If you have been watching various movies like memoirs of a geisha, you would be yearning for old Kyoto, where you can stroll among quiet gardens, and breathe in the Zen while taking tea for enjoying that golden moment when time stands still. In a city that is as famous for Nintendo Wii as well as geisha this can be hard to find, especially when you get off Kyoto station and are surrounded by modern architecture, crowds and busy department stores.
So where do Kyoto-ites go for a piece of old Kyoto? One such place is Ohara, a little village in the mountains a 60 minute bus ride north from Kyoto station.
Ohara was previously known as Ono in the Tale of Genji. In the novel Ono was known for the nunnery that Ukifune, a daughter of the Eighth Prince retired to. Not knowing who her father was, she was caught in a love triangle and tried to escape by throwing herself into the Uji River. After a miraculous rescue she spent her new life as a nun in the peaceful countryside surroundings in Ohara.
While you don’t have to be a nun to visit Ohara anymore, you can definitely experience the peaceful retreat that drawn Ukifune for her second life.
There are a number of beautiful gardens which you could spend an afternoon strolling, whether admiring the beautiful autumn leaves that this village is renowned for, or taking some green tea in the soft mountain sunshine.
I particularly like the gardens around Sanzenin and Jikkoin Temples. The temple also houses statues dating back to the 10th Century.
There are various walking trails in this complex and it is cover with beautiful moss gardens and cute statues. The lovely part of Jikkoin Temple is that the entrance fee (700 yen) includes a green tea and sweet, which is a great way to enjoy the scenery from the tatami mat for your tea break. I can imagine that after a few hours of strolling and travelling you would want to sit down and take it all in.
While you are strolling around the village, stop by at one of the miso shops and talk to miso makers for which Ohara is famous for. There are over a hundred different types of miso and one of my favourites is white miso. The local Saikyo miso has a fantastic sweet flavour and is the gourmet of misos, so it is usually used for sauces instead of soup.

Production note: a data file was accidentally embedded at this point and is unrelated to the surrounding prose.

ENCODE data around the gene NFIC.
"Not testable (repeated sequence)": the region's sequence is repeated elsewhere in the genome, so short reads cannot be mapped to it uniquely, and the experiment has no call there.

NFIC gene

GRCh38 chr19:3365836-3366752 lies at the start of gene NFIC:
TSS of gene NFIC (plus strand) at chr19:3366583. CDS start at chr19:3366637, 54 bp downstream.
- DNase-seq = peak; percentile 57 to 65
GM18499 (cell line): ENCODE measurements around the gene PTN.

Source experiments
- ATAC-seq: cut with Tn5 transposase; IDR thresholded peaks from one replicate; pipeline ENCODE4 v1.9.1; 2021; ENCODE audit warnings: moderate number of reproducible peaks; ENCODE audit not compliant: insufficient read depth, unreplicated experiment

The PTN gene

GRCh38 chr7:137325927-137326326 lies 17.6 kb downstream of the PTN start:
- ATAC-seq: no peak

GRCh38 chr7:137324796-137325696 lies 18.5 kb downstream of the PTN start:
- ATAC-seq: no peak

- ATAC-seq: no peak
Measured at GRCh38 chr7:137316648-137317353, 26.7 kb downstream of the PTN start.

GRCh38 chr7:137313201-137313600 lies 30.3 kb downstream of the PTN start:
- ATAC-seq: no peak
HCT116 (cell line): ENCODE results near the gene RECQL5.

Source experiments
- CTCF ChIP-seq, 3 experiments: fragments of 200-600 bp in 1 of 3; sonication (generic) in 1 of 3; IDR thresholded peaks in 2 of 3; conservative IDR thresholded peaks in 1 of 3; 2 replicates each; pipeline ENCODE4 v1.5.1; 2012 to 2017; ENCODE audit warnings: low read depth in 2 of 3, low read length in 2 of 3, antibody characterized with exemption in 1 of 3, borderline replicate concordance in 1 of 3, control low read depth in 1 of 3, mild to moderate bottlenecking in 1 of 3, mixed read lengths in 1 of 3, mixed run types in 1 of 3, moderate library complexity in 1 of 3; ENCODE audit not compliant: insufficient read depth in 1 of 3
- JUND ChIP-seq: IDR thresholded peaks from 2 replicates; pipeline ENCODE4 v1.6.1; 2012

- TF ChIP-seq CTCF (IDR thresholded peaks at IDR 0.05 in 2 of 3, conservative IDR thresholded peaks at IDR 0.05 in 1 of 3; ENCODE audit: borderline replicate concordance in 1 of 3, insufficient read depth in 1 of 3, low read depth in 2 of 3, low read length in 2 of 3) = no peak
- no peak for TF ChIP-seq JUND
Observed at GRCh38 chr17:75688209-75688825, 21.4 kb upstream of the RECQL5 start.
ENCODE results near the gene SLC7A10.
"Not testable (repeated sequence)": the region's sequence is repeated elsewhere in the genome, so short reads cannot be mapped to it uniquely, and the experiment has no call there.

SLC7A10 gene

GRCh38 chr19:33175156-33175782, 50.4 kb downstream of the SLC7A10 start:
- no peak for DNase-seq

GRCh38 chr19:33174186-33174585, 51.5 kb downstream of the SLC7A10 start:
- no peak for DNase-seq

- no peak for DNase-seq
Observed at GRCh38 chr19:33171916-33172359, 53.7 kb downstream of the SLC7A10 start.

Another part of Ohara’s farming roots is the “Oharame” women, who wear traditional farming dress and sell firewood and vegetables from carts around the village. You can see them at the Oharame Matsuri (Ohara Women's Festival) in the last two weeks of May.
My tips for Ohara are:
The fastest way to get to Ohara is by subway on the Karasuma Subway Line northbound to the last station Kokusaikaikan (20 minutes travel time, 280 yen). Get off and change to Kyoto Bus number 19 to Ohara (20 minutes travel time, 340 yen, runs every 40 minutes). This trip is not covered by the Kyoto City one day bus pass, so spend most of your day at Ohara rather than combining Ohara with a lot of other trips in Kyoto City. Alternatively, hop on a route 17 bus from JR Kyoto (60 minutes travel time, 580 yen, every 20 minutes) or Shijo-Kawaramachi (45 minutes travel time, 510 yen).
Stay at one of the ryokans (Japanese style inn) to experience the peace after the day-trippers have gone. Many ryokans also serve the famous miso nabe (hot pot).
Ohara is a little cooler than Kyoto, so this is a great place to go if you want to cool down in summer or wanting to see snow first in winter. It also gets the red leaves first in the fall, so unless you are leaving Kyoto early, avoid this time as Ohara can get crowded.